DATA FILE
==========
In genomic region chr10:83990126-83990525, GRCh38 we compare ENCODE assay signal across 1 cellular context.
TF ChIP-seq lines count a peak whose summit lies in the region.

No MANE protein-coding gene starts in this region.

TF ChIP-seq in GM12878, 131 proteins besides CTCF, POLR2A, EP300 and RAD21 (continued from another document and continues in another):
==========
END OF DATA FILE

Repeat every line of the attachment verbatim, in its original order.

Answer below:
In genomic region chr10:83990126-83990525, GRCh38 we compare ENCODE assay signal across 1 cellular context.
TF ChIP-seq lines count a peak whose summit lies in the region.

No MANE protein-coding gene starts in this region.

TF ChIP-seq in GM12878, 131 proteins besides CTCF, POLR2A, EP300 and RAD21 (continued from another document and continues in another):